SouthFlorida.com
Make every weekend epic with our free Weekender newsletter. Sign up today!

How comic books and Sarah McLachlan saved Darryl 'DMC' McDaniels of Run-DMC

If Darryl “DMC” McDaniels had never joined the pioneering hip-hop trio Run-DMC, busted through musical barriers with Aerosmith, recorded platinum-selling albums and entered the Rock and Roll Hall of Fame, he would have been a comic-book superhero.

McDaniels’ superheroic handle? The Devastating Mike Controller.

For the past three years, the rapper’s comic-book series, “DMC,” has imagined such a scenario: It’s 1985 in graffiti-stained, crime-plagued New York, and McDaniels has traded a career with Run-DMC for a crime-fighting alter ego. In his costume — a black Adidas tracksuit, Adidas sneakers, a gold chain and brass knuckles emblazoned with “DMC” — McDaniels becomes a silent defender, protecting the powerless while vanquishing bullies and vandals. McDaniels says longtime fans of Run-DMC should hardly be surprised about his adventures in the world of comic-book publishing.

“Before hip-hop came over the bridge in the ’70s, all I did as a kid was read and draw comic books. I’ve been giving listeners Easter eggs [in Run-DMC’s lyrics] my entire career,” McDaniels says by phone from his Wayne, N.J., home. As an example, McDaniels raps a few lines from Run-DMC’s 1985 single “King of Rock”: “I crash through walls / Cut through floors / Bust through ceilings / And knock down doors,” McDaniels raps.

“See?” he adds. “Rappers don’t do that. Superheroes do that.”

Unlike his mild-mannered, fictional counterpart, McDaniels sounds chatty and animated over the phone as he describes life after Run-DMC. The rapper, who will promote his comic-book series this weekend during Florida Supercon in Fort Lauderdale, created the DMC character with help from an Atlantic Records executive, Riggs Morales. The series aims to appeal to fans of hip-hop and minority superheroes.

For McDaniels, focusing his energies on creating a superhero was a worthy second act for a musician from Hollis, Queens, who propelled hip-hop into the mainstream in the 1980s alongside Joseph “Run” Simmons and the late Jason “Jam Master Jay” Mizell. In the mid-1990s, as the trio’s star was fading, McDaniels suffered in private from depression and alcoholism, and the revelation from his mother that he was adopted led to thoughts of suicide, which he chronicles in his 2016 book, “Ten Ways Not To Commit Suicide: A Memoir.” (The paperback edition was released July 4.)

“I didn’t realize I was in the pit of depression until I went to rehab for my drinking,” McDaniels recalls. “I realized I’d been feeling down since 1980, 1981, and I didn’t tell anybody. Regardless of how many times you watch Dr. Phil, you have to deal with that feeling. We don’t speak up because we’re ashamed. If you remove the guilt and shame, you remove the pain.”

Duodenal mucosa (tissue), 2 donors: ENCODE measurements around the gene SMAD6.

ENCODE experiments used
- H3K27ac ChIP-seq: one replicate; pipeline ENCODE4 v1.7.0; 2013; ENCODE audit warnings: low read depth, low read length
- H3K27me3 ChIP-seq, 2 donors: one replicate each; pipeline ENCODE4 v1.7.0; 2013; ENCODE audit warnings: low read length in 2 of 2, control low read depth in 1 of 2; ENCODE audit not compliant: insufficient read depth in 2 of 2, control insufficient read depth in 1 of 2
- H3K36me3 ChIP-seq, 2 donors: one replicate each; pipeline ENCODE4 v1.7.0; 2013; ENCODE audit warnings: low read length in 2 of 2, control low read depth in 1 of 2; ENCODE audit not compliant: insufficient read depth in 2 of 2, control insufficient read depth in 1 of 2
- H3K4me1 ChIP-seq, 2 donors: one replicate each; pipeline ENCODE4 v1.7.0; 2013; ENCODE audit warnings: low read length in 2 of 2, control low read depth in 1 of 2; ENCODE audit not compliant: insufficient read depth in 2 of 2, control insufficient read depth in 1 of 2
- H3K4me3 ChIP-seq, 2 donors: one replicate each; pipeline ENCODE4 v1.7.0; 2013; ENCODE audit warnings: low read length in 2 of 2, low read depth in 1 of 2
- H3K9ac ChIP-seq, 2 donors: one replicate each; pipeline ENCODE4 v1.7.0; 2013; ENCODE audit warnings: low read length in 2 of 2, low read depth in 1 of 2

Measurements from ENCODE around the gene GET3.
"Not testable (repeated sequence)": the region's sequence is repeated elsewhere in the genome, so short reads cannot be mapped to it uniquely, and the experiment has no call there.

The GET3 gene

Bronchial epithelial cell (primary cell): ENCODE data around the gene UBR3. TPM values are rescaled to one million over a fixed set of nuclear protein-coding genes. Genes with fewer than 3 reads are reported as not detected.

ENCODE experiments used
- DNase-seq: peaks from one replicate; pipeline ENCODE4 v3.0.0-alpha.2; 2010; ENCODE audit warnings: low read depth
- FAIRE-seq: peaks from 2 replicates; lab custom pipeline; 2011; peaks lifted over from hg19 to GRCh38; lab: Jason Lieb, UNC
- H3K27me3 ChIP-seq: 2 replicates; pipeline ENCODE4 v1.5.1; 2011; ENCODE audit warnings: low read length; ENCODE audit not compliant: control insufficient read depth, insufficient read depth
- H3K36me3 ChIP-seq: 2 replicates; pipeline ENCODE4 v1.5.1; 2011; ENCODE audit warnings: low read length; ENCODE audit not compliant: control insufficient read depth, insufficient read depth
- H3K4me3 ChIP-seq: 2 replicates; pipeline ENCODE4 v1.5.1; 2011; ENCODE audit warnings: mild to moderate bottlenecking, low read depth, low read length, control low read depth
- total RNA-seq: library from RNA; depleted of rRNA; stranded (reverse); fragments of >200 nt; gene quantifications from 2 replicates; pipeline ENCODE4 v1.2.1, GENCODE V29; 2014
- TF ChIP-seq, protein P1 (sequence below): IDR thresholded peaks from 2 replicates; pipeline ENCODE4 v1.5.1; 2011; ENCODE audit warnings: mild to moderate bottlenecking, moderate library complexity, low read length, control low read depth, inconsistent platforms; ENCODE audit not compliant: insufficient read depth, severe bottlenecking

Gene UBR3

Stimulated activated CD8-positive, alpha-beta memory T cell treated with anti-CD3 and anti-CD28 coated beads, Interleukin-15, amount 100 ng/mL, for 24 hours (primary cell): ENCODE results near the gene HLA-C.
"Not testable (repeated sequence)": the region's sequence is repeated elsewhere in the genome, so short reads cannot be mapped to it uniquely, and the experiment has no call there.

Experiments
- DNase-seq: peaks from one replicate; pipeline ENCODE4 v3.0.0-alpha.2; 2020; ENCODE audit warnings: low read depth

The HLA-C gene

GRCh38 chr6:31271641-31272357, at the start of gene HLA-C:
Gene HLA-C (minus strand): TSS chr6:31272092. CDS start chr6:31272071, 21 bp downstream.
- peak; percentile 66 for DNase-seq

McDaniels says he can empathize with musicians such as Linkin Park singer Chester Bennington, who committed suicide July 20, and Soundgarden frontman Chris Cornell, whose May 18 death was ruled a suicide and whom McDaniels met backstage at the 2013 Rock and Roll Hall of Fame induction ceremony.

“When I hear about these guys — Robin Williams, Chris Cornell, Chester — man, that could’ve been me,” McDaniels says. “Chris reminded me of me, a laid-back guy who’s quiet in real life but just explodes when he’s onstage. That’s what made me realize, ‘OK, I’m this DMC-‘King of Rock’ guy, crashin’ through walls, coming through doors like some hip-hop superhero, but at the end of the day, I’m no different than the plumber, the bus driver, the teacher that’s going through struggles.’ I was an alcoholic, suicidal, metaphysical, spiritual wreck.”

But an unexpected form of salvation came in the late ’90s, when McDaniels heard Sarah McLachlan’s haunting ballad “Angel” on the radio during a cab ride. The single, which he listened to every day for a year to stave off depression, “made me feel OK again,” he says.

“I thought, ‘Thank God, man, because if this song exists on the face of the Earth, it’s good to be alive,” McDaniels says. “I remember I met her one time at a party, and tapped her on the shoulder, and I told her about my depression and suicidal thoughts and that I was adopted. And Sarah told me, ‘I’m adopted, too.’ I didn’t know that.”

Recent projects — the memoir and the comic books — have left McDaniels feeling inspired. In November, McDaniels will release “Back From the Dead,” a solo EP of new material recorded with Chuck D of Public Enemy and Rome Ramirez of Rome. (The cover will be designed by Tim Proctor, an illustrator for “The Walking Dead” comic-book series.) After that, in February, McDaniels will release “DMC,” a full-length album featuring guest vocals from Sammy Hagar, Joan Jett, Rancid's Tim Armstrong, Blink-182's Travis Barker and others.

“What Run-DMC did with ‘Walk This Way’ and ‘It’s Tricky,’ it’s like those tracks on steroids,” McDaniels says. “A lot of the music is political and social and nerdy. Without nerds like us changing the face of pop culture, our culture wouldn’t exist.”

Darryl “DMC” McDaniels will appear 10:30 a.m. Friday, July 28; 10:30 a.m. and 6:15 p.m. Saturday, July 29; and 10:30 a.m. and 3:30 p.m. Sunday, July 30, at Florida Supercon at the Greater Fort Lauderdale-Broward County Convention Center, 1950 Eisenhower Blvd. Tickets cost $25-$45 for single-day pass, $70-$85 for festival pass, $175-$365 for VIP. Use promo code “SUPER10” for 10 percent off admission. Call 954-399-1330 or go to FloridaSupercon.com.

pvalys@southflorida.com or 954-356-4364

Copyright © 2017, South Florida
59°